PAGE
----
• Connectivity: Killer DoubleShot Pro 1550 802.11ac, Bluetooth 5.0, gigabit ethernet
  • Dimensions: 16.85 x 11.73 x 1.52-inches (WxDxH)
  • Weight: 8.82 pounds
  • Price:  $2,499

Acer Predator Helios 500 – Design and Features

I view the Helios 500 as a shapeshifter. Throughout testing I would see it on my desk from afar, and it looked exactly like the huge 17″ laptop that it is. However, when I sat down and actually used it, it somehow felt smaller. That’s despite its extra large display, and a its XXL weight of 8.82-pounds. Yeah, this isn’t a laptop you’re going to want to carry around much.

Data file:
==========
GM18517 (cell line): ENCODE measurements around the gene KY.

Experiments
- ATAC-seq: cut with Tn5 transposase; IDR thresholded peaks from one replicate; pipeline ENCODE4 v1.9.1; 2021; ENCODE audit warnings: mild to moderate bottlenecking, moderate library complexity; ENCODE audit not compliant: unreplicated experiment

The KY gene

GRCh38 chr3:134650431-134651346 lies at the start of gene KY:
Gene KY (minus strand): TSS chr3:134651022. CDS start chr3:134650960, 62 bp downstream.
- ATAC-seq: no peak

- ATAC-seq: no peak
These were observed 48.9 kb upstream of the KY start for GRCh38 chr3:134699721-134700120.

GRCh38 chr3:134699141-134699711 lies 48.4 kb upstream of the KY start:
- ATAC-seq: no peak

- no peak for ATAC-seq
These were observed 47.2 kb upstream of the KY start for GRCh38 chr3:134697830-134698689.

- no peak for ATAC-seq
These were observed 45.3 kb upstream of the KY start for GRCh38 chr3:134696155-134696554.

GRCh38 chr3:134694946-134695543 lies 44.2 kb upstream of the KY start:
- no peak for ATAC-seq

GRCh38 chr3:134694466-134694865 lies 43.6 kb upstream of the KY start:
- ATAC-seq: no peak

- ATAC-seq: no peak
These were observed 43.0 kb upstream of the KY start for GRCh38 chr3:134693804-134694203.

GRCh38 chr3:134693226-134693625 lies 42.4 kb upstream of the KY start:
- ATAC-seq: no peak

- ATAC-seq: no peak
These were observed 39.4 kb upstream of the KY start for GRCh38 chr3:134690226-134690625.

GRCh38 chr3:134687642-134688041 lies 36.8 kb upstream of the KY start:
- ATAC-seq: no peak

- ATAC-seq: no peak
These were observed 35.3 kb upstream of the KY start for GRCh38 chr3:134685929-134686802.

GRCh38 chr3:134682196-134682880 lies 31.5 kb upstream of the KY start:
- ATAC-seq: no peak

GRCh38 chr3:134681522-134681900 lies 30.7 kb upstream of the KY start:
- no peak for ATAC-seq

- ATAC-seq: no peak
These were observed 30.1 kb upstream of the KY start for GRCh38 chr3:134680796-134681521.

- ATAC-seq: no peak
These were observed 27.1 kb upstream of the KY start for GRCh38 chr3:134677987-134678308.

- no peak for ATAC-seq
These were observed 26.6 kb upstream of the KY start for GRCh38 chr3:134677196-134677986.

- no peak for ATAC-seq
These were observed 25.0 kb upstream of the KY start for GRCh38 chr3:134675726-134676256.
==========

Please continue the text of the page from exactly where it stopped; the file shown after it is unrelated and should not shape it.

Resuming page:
The weight and size seem to be due to its extravagant cooling, which includes two Aeroblade 3D cooling fans, five heat pipes, and four exhausts. The benefit to all these fans and heat pipes is hopefully the ability to have large, slow-spinning fans that are barely audible. It’s also a requirement, as this Helios 500 is packing an Intel Core i9-8950HK six-core CPU, which tops out at 4.8GHz with TurboBoost. That makes it the highest clocked mobile CPU in existence, and this CPU is pretty notorious for running really hot as well. The CPU works in combination with an Nvidia GeForce GTX 1070 GPU, 16GB of DDR4 memory, a 512GB SSD for the OS and a 2TB SATA hard drive for data. Both memory and storage can be upgraded easily, and memory maxes out at a very generous 64GB.